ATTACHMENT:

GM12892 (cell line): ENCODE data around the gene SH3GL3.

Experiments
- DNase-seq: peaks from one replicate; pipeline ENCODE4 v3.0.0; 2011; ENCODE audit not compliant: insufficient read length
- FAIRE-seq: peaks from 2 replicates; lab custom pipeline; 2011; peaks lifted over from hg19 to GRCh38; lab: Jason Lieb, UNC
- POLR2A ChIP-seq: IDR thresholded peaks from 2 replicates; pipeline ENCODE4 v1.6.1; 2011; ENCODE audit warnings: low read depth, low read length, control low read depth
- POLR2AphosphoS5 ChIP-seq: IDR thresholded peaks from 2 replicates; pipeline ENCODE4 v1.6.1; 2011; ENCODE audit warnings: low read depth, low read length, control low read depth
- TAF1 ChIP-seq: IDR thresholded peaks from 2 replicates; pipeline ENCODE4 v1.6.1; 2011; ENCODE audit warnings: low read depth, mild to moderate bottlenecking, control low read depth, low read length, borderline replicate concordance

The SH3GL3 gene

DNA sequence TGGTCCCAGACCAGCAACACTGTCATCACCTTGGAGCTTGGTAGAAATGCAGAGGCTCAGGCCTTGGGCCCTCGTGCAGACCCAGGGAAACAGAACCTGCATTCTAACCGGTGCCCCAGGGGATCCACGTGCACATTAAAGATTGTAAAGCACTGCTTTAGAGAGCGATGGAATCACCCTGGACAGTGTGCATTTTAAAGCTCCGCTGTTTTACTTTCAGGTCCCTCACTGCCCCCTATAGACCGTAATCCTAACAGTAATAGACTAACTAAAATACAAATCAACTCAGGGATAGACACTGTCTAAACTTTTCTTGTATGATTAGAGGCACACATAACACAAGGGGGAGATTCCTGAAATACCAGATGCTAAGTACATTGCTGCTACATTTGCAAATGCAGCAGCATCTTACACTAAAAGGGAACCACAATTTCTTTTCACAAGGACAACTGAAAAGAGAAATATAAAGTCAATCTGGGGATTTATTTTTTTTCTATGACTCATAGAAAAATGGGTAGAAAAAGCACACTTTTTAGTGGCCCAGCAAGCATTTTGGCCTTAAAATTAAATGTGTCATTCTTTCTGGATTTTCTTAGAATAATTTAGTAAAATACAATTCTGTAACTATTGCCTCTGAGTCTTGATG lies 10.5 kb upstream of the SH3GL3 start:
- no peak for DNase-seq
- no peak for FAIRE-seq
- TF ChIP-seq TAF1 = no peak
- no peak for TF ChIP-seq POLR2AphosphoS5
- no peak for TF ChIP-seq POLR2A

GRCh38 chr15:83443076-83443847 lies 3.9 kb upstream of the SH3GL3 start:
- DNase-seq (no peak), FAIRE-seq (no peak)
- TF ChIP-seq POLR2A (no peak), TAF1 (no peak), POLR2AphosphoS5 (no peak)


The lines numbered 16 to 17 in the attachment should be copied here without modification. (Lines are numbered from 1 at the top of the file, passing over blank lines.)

- DNase-seq (no peak), FAIRE-seq (no peak)
- TF ChIP-seq POLR2A (no peak), TAF1 (no peak), POLR2AphosphoS5 (no peak)